The gateway to the South-West is now a high-tech centre and a green city. Arabella Youens explores.

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Local property market update

‘Bristol has been a bit of a well-kept secret for a few years, but now it’s one that’s firmly got out,’ says Richard Brooks, who heads up the Savills office in the city. ‘We’ve got big law firms based here, Lloyds Bank and Hargreaves Landsdown and, after years of inactivity, the city council is now promoting development and new pockets of the city are being elevated.

Adam Lock of Hamptons International agrees: ‘It still has a spirit of independence, but the new money coming in has definitely smartened it up—The Ivy is due to open its first restaurant outside of London in Clifton.’

Strategically, it’s also extremely well placed, adds Philip Stevenson of Fine & Country. ‘It really is the gateway to the country, with motorway access in all directions and access to Heathrow, Birmingham and our own international airport.’

However, the icing on the cake will be the electrification of the Reading to Cardiff track, which will shave about 20 minutes off the journey to London. ‘Once Crossrail opens in Reading, it will mean you can be in Canary Wharf in less than two hours—and that’s definitely piqued interest in the Bristol city market,’ adds Philip.

Although at least half of the demand for property is driven by Bristolians moving around the city, there is a definite trend for those who were at university in the city and are keen to move back. Other buyers are made up of the ‘London set’, a smattering of expatriates wanting a base back home and also, explains Adam, ‘parents who are fed up of being a taxi service for their children and want to move back into the city’.

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Best addresses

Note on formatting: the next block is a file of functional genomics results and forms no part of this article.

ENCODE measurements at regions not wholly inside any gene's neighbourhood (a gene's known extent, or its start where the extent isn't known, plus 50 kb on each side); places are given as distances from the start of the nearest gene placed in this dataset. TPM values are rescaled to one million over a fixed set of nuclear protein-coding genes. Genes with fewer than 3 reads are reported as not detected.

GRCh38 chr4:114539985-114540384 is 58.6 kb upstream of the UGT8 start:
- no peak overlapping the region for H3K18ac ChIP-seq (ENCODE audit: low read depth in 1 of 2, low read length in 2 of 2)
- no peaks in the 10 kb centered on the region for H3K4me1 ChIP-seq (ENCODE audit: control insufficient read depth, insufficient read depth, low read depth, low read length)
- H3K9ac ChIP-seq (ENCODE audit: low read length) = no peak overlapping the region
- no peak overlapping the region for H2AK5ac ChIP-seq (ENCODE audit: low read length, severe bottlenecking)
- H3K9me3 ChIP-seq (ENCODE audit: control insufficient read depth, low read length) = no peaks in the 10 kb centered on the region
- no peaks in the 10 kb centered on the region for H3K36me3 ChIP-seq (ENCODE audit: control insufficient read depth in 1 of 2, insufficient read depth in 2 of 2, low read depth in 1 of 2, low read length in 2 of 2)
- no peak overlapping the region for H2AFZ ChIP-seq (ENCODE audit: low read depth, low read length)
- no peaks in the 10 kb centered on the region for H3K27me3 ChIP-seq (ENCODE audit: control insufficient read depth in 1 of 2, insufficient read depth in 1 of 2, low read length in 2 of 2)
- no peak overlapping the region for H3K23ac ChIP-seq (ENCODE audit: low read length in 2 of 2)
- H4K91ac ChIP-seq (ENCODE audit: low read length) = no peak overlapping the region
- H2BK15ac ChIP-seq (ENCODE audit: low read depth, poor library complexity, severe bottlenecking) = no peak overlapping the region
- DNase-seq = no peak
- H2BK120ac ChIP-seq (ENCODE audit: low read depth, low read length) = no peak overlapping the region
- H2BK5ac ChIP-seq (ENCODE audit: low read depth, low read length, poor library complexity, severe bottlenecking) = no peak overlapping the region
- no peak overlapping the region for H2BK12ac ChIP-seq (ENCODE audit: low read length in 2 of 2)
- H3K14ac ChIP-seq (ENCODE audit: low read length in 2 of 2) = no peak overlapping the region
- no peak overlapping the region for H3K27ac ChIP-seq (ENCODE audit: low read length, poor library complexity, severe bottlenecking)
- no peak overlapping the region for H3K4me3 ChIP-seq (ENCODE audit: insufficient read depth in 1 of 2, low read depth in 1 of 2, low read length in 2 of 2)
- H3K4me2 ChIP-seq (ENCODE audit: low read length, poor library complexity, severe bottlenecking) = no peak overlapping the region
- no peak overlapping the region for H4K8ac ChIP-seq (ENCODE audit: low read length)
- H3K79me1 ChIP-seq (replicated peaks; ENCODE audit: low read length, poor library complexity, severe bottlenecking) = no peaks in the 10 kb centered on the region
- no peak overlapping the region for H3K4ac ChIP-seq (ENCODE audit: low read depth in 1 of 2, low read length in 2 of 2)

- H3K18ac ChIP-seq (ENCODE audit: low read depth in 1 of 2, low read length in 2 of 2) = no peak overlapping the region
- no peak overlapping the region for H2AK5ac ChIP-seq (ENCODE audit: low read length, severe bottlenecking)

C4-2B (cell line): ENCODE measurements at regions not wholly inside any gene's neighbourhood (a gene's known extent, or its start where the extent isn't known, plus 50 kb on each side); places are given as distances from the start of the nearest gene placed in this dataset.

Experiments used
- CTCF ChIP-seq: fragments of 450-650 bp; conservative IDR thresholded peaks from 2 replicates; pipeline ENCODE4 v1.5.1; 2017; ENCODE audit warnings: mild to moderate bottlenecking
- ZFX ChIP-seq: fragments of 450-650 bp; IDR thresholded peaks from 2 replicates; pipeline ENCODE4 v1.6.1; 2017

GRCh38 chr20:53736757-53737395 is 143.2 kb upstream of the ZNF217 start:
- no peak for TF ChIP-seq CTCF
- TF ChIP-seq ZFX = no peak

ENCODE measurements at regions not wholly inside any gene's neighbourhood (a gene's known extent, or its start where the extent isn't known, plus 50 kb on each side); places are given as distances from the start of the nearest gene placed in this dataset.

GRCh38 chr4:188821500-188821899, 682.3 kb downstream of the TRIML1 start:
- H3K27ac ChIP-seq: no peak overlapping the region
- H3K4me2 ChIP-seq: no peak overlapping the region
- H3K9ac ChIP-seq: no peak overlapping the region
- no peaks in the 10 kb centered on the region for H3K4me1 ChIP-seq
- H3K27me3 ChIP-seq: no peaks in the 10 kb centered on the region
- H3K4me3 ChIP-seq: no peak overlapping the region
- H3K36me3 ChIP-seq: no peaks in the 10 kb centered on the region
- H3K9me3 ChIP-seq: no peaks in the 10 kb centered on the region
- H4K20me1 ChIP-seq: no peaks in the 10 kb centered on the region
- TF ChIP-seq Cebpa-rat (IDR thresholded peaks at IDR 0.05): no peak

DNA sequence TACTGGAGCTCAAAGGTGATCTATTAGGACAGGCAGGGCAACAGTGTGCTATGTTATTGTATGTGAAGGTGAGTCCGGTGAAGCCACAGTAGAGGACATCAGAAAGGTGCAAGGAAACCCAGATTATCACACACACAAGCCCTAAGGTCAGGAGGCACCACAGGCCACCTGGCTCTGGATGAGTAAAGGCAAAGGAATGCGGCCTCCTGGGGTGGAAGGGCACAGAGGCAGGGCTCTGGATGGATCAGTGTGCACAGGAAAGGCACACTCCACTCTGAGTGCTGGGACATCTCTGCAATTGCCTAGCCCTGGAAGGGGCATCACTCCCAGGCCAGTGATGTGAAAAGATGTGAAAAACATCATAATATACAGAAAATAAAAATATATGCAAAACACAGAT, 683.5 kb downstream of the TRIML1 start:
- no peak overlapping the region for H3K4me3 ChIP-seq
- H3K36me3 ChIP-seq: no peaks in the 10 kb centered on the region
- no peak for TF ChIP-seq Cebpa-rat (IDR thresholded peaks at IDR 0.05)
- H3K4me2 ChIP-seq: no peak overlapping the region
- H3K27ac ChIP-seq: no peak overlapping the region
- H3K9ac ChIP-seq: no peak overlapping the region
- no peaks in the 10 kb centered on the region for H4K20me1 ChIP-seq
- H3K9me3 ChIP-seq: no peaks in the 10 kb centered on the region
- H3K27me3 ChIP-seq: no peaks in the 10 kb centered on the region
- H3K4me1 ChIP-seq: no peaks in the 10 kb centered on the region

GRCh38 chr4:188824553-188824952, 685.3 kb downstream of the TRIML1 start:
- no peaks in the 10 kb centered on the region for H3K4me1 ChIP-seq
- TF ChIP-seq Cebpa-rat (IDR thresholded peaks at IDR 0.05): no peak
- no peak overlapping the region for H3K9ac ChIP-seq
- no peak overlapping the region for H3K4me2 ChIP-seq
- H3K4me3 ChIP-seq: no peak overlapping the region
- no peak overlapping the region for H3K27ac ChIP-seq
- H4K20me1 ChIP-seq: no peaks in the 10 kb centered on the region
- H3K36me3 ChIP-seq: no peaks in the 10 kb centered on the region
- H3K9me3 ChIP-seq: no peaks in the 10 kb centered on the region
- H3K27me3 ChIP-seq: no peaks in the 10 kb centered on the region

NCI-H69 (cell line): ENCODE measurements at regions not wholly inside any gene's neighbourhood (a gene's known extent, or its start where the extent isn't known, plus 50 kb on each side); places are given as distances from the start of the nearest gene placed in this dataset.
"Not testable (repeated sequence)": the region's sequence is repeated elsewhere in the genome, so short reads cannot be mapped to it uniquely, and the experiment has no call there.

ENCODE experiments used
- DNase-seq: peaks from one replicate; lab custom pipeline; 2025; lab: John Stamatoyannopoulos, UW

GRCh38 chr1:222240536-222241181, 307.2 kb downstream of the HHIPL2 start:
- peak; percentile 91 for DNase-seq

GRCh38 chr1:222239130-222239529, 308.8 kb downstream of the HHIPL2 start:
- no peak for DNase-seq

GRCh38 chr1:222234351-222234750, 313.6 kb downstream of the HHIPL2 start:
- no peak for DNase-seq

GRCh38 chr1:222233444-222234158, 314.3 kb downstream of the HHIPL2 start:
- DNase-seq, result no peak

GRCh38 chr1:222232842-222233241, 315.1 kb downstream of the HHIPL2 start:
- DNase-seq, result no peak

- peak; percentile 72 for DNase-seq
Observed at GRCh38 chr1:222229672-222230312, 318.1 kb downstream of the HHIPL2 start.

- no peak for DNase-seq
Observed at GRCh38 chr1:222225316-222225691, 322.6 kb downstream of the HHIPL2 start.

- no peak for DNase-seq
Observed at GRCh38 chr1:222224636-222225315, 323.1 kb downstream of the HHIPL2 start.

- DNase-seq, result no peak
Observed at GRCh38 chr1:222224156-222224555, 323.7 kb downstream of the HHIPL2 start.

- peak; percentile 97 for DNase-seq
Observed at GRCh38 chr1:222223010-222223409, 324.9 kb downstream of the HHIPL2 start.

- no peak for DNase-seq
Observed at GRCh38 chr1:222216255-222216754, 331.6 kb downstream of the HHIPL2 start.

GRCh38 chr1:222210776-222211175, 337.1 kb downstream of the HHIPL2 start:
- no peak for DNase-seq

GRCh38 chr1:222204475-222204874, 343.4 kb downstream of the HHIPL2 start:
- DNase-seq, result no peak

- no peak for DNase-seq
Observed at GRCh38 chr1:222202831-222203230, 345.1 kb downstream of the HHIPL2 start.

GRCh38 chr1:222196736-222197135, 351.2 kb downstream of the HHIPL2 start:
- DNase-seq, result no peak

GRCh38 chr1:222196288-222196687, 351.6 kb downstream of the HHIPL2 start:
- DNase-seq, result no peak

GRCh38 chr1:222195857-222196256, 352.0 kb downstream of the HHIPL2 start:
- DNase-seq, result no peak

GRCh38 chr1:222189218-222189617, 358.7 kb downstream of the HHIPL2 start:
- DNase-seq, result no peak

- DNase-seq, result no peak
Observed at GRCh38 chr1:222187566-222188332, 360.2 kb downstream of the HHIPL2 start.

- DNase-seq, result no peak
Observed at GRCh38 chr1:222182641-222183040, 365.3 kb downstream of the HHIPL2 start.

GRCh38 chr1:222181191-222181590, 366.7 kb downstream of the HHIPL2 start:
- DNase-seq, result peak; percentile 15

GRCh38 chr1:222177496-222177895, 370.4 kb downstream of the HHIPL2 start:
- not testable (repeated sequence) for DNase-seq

Like London, Bristol is a collection of villages of which the most popular is Clifton, with its range of independent shops and restaurants and 400 acres of Durdham Downs on the doorstep, and where desirable addresses include College Fields, Canynge Square and Harley Place.

‘It has a fantastic community spirit, is home to the most popular private school in the city, Clifton College, and will always be the jewel in Bristol’s crown,’ says Philip. But it’s not very practical, adds Adam: ‘Parking is awful [ameliorated somewhat by the introduction of residents’ parking zones last year], so some will head to Redland, home to the popular secondary school Redland Green, where a Victorian semi-detached house will cost about £1 million.’

The other area to look out for is the BS9 postcode, which takes in Sneyd Park and Stoke Bishop, where you can find 1930s era houses with large gardens.

Schools

‘Education has a big part to play in drawing people to the city,’ says Richard. ‘If we’re selling a house for about £2 million or £3 million, it’s likely to be to someone with children at Clifton College.’ Badminton School, a girls’ school in Henleaze, is very popular and there are also Bristol Grammar School and QEH.